These efforts paid off, as residents came to feel included in, rather than excluded from, an event that has transformed into a true community festival. Children who attended an early Artwalk ended up participating as artists with work on display during later events. The Artwalk is now a source of pride for a community that previously focused on their underserved status and lack of municipal attention.
In recent years, the neighborhood has experienced rapid transition, as the announcement of a billion-dollar investment by federal and state governments in the Los Angeles River revitalization hit the national news. Developers descended on the area, snapping up the warehouses and manufacturing buildings along the river. Rents went up, and artists were replaced at great numbers by service and commercial businesses serving the creative economy, which in Los Angeles translates largely to the entertainment industry.
In order to continue to support the artist community, the EVAC redoubled their efforts, and again implemented new strategies to keep the Frogtown Artwalk afloat.
- Temporary Storage PODS: The EVAC rented a series of temporary storage units and asked businesses to host them for the weekend in their parking lots. The PODS were assigned to artists based on their proposals for use. PODS became galleries, illuminated exhibits, and works of art for the night. This allowed artists who had lost their studio space to continue to promote and to sell their art directly to the public during the event.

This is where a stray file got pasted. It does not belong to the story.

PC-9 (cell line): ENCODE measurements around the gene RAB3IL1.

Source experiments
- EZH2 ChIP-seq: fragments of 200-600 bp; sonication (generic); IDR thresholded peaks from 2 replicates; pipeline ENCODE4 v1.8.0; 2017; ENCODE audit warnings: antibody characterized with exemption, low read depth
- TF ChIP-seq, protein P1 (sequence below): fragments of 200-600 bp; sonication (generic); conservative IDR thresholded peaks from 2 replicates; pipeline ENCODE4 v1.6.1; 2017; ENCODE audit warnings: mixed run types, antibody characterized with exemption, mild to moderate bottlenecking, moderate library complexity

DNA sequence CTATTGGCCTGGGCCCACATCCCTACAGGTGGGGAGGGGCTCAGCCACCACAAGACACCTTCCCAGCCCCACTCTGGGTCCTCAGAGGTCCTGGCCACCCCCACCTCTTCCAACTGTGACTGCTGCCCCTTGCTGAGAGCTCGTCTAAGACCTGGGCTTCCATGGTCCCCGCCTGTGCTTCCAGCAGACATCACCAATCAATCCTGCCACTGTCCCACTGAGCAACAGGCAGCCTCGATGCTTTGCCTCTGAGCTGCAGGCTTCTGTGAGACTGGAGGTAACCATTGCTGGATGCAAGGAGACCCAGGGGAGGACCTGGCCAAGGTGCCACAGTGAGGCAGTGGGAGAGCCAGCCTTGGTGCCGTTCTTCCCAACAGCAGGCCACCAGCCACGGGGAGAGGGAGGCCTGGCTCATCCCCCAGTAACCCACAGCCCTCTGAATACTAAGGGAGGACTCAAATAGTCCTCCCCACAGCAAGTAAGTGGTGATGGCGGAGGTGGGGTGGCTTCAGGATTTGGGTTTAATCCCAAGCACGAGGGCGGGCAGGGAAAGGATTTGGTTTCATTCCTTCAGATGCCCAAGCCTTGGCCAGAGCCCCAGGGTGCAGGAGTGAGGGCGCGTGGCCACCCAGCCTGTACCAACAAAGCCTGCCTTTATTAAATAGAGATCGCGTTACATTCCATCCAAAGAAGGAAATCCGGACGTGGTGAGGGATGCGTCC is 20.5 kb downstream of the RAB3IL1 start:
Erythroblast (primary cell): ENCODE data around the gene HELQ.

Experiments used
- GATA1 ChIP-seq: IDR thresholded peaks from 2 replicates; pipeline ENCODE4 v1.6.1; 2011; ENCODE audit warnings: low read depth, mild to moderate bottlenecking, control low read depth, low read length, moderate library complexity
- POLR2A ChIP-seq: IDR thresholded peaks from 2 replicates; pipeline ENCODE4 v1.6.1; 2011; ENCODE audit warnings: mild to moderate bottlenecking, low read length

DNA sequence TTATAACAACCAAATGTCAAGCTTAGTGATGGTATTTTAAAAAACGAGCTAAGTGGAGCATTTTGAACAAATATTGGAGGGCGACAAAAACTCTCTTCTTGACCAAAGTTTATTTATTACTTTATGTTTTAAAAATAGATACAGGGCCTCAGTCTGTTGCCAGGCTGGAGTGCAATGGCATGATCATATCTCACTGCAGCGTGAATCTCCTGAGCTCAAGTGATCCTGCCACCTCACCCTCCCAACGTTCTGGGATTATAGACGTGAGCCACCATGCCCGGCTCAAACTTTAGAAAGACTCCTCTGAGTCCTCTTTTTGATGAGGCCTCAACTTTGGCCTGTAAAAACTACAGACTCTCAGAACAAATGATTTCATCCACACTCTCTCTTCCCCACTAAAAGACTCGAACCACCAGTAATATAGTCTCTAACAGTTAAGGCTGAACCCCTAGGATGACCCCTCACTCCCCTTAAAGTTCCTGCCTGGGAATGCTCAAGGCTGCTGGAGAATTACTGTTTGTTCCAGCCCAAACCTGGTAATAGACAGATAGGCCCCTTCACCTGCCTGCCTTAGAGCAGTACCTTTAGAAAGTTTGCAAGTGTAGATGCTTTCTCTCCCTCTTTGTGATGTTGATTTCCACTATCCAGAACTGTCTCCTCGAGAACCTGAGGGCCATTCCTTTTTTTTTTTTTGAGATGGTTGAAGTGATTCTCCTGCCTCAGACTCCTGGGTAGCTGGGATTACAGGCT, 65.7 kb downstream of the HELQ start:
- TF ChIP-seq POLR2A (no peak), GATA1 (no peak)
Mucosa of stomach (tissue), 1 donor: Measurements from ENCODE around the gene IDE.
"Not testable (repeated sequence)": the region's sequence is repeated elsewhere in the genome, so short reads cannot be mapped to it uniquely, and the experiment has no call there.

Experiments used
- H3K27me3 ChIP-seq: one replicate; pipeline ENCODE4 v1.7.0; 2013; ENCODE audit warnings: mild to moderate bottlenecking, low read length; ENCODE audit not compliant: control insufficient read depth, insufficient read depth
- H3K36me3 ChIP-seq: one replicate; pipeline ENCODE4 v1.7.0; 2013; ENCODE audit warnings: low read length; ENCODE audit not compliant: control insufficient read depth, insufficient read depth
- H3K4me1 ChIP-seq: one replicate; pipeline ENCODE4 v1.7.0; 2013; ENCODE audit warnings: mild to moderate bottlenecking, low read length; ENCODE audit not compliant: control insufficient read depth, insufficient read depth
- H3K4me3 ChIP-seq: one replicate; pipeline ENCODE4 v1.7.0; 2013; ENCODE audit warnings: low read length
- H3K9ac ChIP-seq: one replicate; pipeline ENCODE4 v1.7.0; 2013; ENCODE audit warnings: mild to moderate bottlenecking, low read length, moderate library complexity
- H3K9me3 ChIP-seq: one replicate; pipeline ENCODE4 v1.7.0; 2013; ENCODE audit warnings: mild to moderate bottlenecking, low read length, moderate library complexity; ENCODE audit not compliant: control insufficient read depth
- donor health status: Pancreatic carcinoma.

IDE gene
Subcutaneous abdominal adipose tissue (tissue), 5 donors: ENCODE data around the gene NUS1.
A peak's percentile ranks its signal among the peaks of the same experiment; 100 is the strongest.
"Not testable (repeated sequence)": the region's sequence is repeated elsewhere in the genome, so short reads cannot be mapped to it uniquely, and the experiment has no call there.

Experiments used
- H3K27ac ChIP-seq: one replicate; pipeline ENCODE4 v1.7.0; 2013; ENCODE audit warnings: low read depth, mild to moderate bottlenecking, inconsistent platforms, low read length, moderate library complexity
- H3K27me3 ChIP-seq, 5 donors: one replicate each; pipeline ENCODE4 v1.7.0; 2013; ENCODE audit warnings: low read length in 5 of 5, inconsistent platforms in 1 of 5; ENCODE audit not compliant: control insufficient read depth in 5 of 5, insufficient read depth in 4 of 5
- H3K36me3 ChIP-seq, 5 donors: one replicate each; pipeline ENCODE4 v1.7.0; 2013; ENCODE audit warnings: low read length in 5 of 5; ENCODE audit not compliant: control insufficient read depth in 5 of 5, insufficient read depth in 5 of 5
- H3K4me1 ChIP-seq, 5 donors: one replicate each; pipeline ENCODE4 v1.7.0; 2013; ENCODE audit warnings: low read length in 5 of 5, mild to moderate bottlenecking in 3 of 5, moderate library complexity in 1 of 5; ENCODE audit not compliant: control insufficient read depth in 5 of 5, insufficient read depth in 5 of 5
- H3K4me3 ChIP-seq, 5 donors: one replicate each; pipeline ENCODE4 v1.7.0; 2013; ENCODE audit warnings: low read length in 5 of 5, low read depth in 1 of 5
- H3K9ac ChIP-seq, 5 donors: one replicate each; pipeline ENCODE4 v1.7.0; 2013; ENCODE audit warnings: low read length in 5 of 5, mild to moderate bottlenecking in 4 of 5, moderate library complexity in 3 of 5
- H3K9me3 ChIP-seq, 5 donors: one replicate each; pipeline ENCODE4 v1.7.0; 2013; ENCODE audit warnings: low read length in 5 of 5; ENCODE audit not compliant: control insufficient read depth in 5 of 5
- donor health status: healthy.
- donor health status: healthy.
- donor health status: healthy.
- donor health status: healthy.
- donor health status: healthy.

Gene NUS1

- Pop-up Galleries: Local businesses were asked to host to an exhibit for the event, and the EVAC undertook to provide a space for any artist who requested one. The artists and businesses worked out the details of the display and lighting systems together. At the 2018 Frogtown Artwalk, more than 60 artists showed work in spaces ranging from a private garage to a brewery to an indoor soccer facility.
- Commissioned Artworks: In order to more directly support artists, the EVAC started to commission illuminated installations along the Los Angeles River path for the Artwalk. In 2018, one artist explained: “[The commission] provided an opportunity to create the largest installation we had ever completed, allowed us to develop our technology to implement our art in new ways, and helped us to build our portfolio in new and exciting ways.”
These tactics have helped the Elysian Valley Arts Collective to continue its mission of supporting artists, even as displacement has hit hard. In neighboring Boyle Heights, another working-class Latino community impacted by gentrification, residents turned on the artists and galleries in their midst, seeing them as interlopers driving change. In contrast, with a community united in support of the arts, the EVAC is able to use that support to mitigate gentrification through a signature event that brings joy to residents and monetary reward to artists. We see the Frogtown Artwalk and related events as demonstrating a potential road map for other communities confronting similar issues.